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When McDonald's (MCD) lured former Vice-Chairman James Cantalupo out of retirement last winter to become chairman and CEO, he vowed to reverse the fast-food chain's multiyear decline by going back to basics. Now, seven months into his tenure, McDonald's numbers are picking up.

Logging its best quarter since fall 2000, McDonald's said on July 29 that same-store sales at U.S. outlets rose 4.9%. The Oak Brook (Ill.) company didn't get the bump by selling more burgers and fries. Instead, Cantalupo credits two new hits: a line of premium salads and the McGriddle, new breakfast sandwiches.

Despite the new items, McDonald's net income slid again, dropping 5%, to $471 million, as sales fell across Europe and Asia. "We still have a long way to go," concedes the 59-year-old Cantalupo.

He says it will be 2005 before sales consistently rise by 3% to 5% and profits by 6% to 7%. That's hardly the growth in the company's heyday. But at Mickey D's, any positive number looks good compared with the past couple of years. Vivendi Universal (V) execs are scrambling to keep a muffed auction for their Hollywood studio, cable channels, and theme park on track. The MGM (MGM) film studio, a leading bidder with a $11.5 billion cash offer, dropped out after Vivendi hiked its price to $14 billion. Other bidders have said they're frustrated by Vivendi's refusal to turn over some financial details. For now, the bidders still include Liberty Media (L) Viacom (VIA) General Electric (GE)'s NBC unit, and a group headed by Vivendi Vice-Chairman Edgar Bronfman Jr. Cable giant Comcast (CMCSK) has asked to look at the books but is unlikely to bid at the current levels, says a source close to the deal. To stoke interest, Vivendi Chairman Jean-Rene Fourtou met in mid-July with potential bidders. He has set an Aug. 15 deadline for new bids and hopes to complete a deal by September. But he may have to bring his price back down. The SEC is opening another avenue of inquiry in its year-long probe of America Online's accounting practices. The online unit of AOL Time Warner (AOL) received a request for information about its bulk-subscription program, as reported by The Wall Street Journal. Starting in 2001, AOL sold discounted memberships to strategic partners such as Sears Roebuck. The companies in turn sold the subscriptions for less than $10 each to employees. These members brought in lower revenues than full-price AOL subscribers paying $23.90 a month, but AOL disclosed few details of the program. It boosted growth, generating some 830,000 new members in 2001 and 2002. AOL and the SEC declined to comment. Declaring Xerox' (XRX) turnaround complete, CEO Anne Mulcahy reported an 8% climb in second-quarter equipment sales on July 28. Gross margins remained 42%, and the company generated $682 million in cash, a 9% gain, despite weakness in the overall copier market. Although profits and sales both slipped 1% -- net income hit $86 million on revenue of $3.92 billion -- aggressive pricing helped increase share in key markets. Sales of higher-margin digital-office and production machines did particularly well. Just as critical for a company that faced possible bankruptcy only a few years ago: Cash on hand now sits at $2.3 billion, thanks in part to recent success raising money from bondholders, equity investors, and banks. Let the scrutiny begin. The Public Company Accounting Oversight Board laid out its plans for examining auditors and their roles in corporate meltdowns. The PCAOB will review the Big Four this year, then annually inspect all firms that audit 100 or more public companies. PCAOB's predecessor hired audit firms to examine each other. Critics are challenging a provision giving accountants a year to fix problems before reports are made public. Two of the PCAOB's five members said they would urge boards to demand auditors turn over reports before the one-year wait is over. Consumers, long the spending leaders in this recovery, are getting a case of the job blues. The Conference Board reported its index of consumer confidence fell almost seven points in July, to 76.6, the lowest since war-scarred March. The biggest fall came in how householders feel about the economy's future. The board said consumers' spirits are deflated by "the rising level of unemployment and sentiment that a turnaround in labor market conditions is not around the corner." Expectations are likely to remain weak until the labor market improves. -- Cendant's Henry Silverman exercised options on 2.8 million shares and sold the stock.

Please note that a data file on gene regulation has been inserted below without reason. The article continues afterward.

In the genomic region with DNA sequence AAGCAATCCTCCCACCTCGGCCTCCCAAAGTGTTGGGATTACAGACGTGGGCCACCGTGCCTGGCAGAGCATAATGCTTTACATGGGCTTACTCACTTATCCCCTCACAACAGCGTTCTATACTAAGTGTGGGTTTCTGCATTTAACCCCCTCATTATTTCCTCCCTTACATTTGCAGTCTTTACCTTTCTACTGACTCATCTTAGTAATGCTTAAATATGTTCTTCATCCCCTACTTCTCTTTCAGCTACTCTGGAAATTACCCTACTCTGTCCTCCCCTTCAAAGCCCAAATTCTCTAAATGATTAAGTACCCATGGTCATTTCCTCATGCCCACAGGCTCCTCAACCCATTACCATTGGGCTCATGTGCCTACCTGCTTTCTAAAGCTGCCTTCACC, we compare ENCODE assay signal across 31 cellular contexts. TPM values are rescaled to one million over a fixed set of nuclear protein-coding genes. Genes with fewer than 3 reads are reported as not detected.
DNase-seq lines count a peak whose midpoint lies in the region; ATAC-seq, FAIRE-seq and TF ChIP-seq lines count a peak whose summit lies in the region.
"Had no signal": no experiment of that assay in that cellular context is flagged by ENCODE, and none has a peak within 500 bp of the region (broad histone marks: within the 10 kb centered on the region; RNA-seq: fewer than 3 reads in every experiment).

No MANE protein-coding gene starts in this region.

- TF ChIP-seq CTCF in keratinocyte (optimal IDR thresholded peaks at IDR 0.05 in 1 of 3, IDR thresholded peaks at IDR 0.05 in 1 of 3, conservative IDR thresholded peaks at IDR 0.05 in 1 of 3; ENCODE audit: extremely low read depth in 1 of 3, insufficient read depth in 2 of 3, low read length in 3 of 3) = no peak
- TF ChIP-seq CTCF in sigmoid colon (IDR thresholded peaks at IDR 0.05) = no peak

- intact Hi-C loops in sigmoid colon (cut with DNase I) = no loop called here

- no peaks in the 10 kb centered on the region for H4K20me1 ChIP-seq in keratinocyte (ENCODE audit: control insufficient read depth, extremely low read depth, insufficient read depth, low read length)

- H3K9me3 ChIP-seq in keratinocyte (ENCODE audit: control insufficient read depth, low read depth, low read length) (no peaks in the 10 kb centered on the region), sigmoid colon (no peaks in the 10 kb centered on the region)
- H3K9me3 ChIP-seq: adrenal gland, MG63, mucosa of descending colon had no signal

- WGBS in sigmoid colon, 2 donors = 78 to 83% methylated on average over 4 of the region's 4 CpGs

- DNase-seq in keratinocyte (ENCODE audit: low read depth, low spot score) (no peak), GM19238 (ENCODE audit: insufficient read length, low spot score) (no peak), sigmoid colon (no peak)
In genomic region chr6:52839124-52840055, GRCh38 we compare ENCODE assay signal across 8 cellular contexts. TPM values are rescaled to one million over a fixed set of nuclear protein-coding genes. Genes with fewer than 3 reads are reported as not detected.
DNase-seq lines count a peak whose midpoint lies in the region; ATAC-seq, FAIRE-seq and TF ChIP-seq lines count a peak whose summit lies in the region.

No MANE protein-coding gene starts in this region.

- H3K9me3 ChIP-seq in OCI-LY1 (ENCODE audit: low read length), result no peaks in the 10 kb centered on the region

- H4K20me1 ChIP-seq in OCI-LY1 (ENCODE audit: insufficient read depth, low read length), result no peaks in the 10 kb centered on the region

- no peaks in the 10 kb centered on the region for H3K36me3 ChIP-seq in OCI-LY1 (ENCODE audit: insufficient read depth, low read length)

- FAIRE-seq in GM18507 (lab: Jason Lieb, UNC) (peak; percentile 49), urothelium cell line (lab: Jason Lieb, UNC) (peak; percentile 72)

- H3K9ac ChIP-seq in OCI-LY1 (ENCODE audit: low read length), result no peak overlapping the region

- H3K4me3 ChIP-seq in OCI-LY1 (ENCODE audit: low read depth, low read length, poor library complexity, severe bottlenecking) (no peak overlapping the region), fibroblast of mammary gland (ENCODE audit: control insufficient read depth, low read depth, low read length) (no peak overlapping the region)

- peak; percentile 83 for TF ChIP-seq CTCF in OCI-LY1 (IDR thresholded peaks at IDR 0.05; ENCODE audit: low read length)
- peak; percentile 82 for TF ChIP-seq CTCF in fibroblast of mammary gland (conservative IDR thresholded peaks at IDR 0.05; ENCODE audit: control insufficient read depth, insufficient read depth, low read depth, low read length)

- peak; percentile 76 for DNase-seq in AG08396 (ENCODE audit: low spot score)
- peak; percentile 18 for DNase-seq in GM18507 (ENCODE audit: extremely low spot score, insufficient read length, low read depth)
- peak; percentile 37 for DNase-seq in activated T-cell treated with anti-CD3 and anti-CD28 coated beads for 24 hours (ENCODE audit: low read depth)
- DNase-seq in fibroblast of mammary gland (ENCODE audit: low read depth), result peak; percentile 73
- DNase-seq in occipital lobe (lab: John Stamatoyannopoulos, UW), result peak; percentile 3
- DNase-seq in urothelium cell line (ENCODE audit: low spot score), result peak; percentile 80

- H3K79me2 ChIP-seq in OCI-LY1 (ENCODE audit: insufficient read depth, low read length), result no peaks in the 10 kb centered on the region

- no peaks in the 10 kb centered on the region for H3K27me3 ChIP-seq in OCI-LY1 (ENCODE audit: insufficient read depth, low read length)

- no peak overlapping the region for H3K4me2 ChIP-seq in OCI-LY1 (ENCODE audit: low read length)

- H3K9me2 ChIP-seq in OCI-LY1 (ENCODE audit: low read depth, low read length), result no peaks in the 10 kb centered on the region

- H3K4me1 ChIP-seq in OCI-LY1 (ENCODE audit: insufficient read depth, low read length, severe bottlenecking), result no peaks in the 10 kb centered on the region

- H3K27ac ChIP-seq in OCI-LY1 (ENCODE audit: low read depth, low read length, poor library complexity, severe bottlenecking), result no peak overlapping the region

-- May Department Stores (MAY) will sell 32 Lord & Taylor stores and cut up to 3,700 jobs.

-- Clayton Homes (CMH) investors O.K.'d a $1.7 billion takeover by Berkshire Hathaway (BRK). Ailing CIGNA (CI) hurt by falling premiums and soaring medical costs, is putting its pension unit up for sale for about $2 billion. With its stock off 48% for the year, investors welcomed prospects of a cash infusion for the nation's third-largest health insurer: CIGNA shares rose 8.5%, to 45.37, on the July 30 news.

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